Dubliners : Is it possible to escape from your roots?

By  |  0 Comments

James Joyce was one of the main authors who projected the suffering and doom of his own home town, Ireland. He wrote extensively and in all his works, directly or indirectly, he addressed one issue, the immense want to escape from the dilapidated city and the inability to do so. Dubliners is an anthology of 15 short stories, which was first published in 1914. In gives us a realistic pen picture of the middle class life in and around Dublin during the former years of 20th century. That was the period when Irish nationalism was at its zenith, and a search for national identity and the very motive of life was raging. The stories in Dubliners have a common theme of Epiphany. A moment when the character experiences self-understanding or enlightenment.


The initial stories have child protagonists. Like in “The Sisters”, “An Encounter” and “Araby” which deals with children placing their blind faith upon a certain person or perspective of life and then being delusional about the situation in the course of time. It deals with the emotional turmoil that the innocent minds of children have to go through at such a tender age. As the book proceeds it deals with the life and worlds of young people. “Eveline is about a young woman who contemplates her desire to flee Ireland with a sailor. “After the Race” deals with a college student trying to fit in somewhere he doesn’t belong to. “Two Gallants” show the ungratefulness of a servant to her mistress. Gradually we see the protagonists becoming middle aged people. In “The Boarding House” we have a mother who coaxes her daughter into marrying her lodger. “A Little Cloud” is a controversial story which deals with a man who reflects upon his own unfulfilled literary dreams whereas the other person undergoes a sudden realization about how his child had taken his place as the epicenter of his wife’s affections. “Counterparts” and “Clay” both have their subject matter as complicated relationships between parents and their respective children. The last couple of stories deal with old age, reformation, hopelessness and loneliness of the people stuck in the labyrinth of Ireland. Wanting to escape but not escaping their mother land. “A Painful Case” deals with a person having a painful realization. “Ivy Day in Committee Room” and “A Mother” deals with the immense urge to achieve something and the regret it causes when it remains unrequited. “Grace” deals with reformation of an alcoholic person through religion. The last story, as you can tell, is very aptly called the “The Dead”. This story is about 15-16,000 words long and can be easily classified into a novella. It is about a person who ponders upon the nature of life and death in an epiphanic moment.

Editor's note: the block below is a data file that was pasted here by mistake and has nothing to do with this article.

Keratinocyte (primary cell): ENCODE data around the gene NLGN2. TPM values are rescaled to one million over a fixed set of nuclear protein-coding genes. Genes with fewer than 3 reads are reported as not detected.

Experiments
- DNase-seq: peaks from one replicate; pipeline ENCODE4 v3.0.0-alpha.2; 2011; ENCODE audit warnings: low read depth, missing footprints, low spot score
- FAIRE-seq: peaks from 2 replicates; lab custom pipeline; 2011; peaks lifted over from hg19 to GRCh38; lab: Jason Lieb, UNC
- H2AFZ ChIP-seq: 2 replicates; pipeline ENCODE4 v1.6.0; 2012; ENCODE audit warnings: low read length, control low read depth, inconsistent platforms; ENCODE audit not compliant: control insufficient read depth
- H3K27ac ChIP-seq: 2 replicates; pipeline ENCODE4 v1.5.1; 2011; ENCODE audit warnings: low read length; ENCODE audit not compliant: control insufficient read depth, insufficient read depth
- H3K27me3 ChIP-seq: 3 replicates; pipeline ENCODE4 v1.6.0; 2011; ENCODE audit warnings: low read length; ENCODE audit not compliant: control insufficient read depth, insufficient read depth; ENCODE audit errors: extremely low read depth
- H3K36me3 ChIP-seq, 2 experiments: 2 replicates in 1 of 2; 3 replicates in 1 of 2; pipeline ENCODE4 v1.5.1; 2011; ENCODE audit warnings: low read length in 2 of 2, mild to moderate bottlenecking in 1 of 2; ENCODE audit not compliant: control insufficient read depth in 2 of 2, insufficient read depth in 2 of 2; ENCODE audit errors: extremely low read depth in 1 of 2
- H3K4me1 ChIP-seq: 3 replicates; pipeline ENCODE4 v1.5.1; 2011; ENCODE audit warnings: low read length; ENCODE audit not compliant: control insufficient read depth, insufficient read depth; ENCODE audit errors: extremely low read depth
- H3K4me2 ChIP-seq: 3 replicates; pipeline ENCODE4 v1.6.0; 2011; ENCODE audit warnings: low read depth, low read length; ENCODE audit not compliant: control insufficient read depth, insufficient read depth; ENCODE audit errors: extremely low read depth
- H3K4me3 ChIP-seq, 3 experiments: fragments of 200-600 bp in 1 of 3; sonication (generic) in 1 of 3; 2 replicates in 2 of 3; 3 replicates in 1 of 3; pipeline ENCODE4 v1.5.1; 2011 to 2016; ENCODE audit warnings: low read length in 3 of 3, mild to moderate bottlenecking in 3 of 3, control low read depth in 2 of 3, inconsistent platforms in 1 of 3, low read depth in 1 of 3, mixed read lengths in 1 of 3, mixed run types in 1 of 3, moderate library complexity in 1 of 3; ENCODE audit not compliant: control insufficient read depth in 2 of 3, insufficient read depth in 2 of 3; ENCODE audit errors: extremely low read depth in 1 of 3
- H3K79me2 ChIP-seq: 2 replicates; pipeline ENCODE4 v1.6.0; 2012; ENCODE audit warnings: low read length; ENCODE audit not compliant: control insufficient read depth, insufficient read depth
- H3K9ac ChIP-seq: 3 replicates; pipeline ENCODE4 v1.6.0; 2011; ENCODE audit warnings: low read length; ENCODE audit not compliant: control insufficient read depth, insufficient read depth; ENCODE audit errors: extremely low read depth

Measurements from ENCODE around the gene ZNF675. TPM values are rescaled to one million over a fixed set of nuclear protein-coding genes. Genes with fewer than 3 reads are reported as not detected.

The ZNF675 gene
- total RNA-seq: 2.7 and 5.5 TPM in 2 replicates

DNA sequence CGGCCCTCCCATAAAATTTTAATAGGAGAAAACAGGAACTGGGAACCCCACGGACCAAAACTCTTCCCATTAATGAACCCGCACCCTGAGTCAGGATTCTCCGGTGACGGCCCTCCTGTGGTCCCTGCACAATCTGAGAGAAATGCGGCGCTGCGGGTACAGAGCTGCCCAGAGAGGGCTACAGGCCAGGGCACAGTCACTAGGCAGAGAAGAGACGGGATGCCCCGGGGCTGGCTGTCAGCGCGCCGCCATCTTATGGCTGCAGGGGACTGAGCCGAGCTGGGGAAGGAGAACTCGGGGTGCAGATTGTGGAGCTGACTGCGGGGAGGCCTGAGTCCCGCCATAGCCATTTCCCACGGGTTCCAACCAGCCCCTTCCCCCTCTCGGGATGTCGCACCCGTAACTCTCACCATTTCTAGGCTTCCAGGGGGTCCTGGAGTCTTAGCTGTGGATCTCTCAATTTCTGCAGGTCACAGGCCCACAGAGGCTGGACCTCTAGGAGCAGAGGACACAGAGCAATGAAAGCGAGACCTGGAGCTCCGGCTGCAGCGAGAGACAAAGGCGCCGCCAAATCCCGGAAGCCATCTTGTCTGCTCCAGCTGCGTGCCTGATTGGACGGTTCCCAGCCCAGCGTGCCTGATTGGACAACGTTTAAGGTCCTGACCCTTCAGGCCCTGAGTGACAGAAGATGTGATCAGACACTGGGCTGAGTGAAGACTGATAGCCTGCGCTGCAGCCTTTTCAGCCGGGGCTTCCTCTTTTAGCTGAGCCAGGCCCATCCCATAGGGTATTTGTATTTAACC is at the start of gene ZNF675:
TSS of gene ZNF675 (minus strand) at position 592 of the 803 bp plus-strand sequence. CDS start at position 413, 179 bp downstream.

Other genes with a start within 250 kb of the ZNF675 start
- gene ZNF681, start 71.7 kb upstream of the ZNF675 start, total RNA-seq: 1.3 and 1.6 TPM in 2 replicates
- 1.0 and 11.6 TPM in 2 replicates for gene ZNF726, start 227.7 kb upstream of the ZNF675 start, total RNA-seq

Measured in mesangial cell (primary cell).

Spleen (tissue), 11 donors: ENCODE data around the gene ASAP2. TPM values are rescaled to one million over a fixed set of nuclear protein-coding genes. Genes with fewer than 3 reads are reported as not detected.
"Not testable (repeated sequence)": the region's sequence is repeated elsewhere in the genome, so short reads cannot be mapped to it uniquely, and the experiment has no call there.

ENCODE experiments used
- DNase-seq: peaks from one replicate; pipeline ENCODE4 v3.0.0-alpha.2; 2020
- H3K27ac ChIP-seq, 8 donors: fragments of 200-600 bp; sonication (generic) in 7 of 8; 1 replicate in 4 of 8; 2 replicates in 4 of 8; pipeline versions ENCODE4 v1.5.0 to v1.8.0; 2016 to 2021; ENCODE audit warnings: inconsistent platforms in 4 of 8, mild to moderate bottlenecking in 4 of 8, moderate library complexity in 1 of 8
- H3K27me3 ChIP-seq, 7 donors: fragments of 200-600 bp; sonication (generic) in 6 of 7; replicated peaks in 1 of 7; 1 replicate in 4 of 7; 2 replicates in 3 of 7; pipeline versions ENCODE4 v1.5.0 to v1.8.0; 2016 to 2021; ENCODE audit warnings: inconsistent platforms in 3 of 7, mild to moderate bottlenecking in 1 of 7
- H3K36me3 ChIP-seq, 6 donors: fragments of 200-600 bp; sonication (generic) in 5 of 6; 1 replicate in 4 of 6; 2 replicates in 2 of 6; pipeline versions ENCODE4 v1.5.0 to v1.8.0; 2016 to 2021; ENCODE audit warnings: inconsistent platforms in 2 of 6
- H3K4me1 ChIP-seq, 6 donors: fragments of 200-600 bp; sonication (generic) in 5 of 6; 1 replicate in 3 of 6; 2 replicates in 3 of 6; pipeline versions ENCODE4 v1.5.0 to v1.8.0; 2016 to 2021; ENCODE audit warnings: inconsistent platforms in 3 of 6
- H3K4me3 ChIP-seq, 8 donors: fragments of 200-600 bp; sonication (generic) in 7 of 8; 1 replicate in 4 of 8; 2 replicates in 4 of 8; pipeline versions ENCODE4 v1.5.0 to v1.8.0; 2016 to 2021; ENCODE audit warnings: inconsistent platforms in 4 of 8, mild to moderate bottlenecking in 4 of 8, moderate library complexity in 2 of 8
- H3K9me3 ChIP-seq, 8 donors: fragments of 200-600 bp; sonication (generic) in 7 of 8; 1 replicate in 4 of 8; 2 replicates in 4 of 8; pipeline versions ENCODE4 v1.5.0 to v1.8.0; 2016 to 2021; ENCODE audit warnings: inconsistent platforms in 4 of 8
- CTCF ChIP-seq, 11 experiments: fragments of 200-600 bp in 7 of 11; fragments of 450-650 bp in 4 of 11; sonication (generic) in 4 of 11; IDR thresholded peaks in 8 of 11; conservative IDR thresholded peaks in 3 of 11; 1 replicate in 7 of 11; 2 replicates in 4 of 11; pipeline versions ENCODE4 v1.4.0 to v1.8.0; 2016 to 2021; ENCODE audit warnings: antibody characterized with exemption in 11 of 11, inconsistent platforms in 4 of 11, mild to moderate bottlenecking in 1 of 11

James Joyce is known for his simple language and the smooth fluid flow of thought. He was one of the first authors to write in a stream of consciousness technique. Although his stories were detailed and intricate, they were not didactic. Joyce dealt with the lives of ordinary dubliners and the crisis they had to face. He gave us the plot but not the conclusion. He gave us the instances and allowed us to find our own inferences. He did not impose his views on anyone. He did not tell his readers what to think, he just gave them something to think about. Most of his stories have an indefinite ending, something which retains their charm. This was a pleasant shift from the morally upright novels of Charles Dickens. Joyce more than often allowed his narrative voice to gravitate towards the voice of a character in his text. Although he rarely wrote in first person, in many of his stories he has used descriptions from the characters point of view. This is indicative of a sort of a blending of narrative with textual situations.

The collection as a whole, shows the journey of one’s life. Beginning with childhood, progressing in age and then ultimately culminating in what seems the end of the path traversed – “The Dead”. Joyce gave intricate details of the life and places in Dublin. The geographic descriptions are so vivid that anyone with prior knowledge of that area would be able to able to relate to them. The multiple perspectives presented throughout the collection serves as a mirror of the kind of people living in Dublin at that time. The detached but highly perceptive narrative voice gives us an objective view of the entire scenario. The stories are not individualistic in their nature. A character from one story mentions the name of a character from another story and often the place and setting described in one of the stories often appears in other stories. These subtle connections portrays a kind of shared experience and formulates a painting of Dublin that Joyce would return to again and again in all of his works.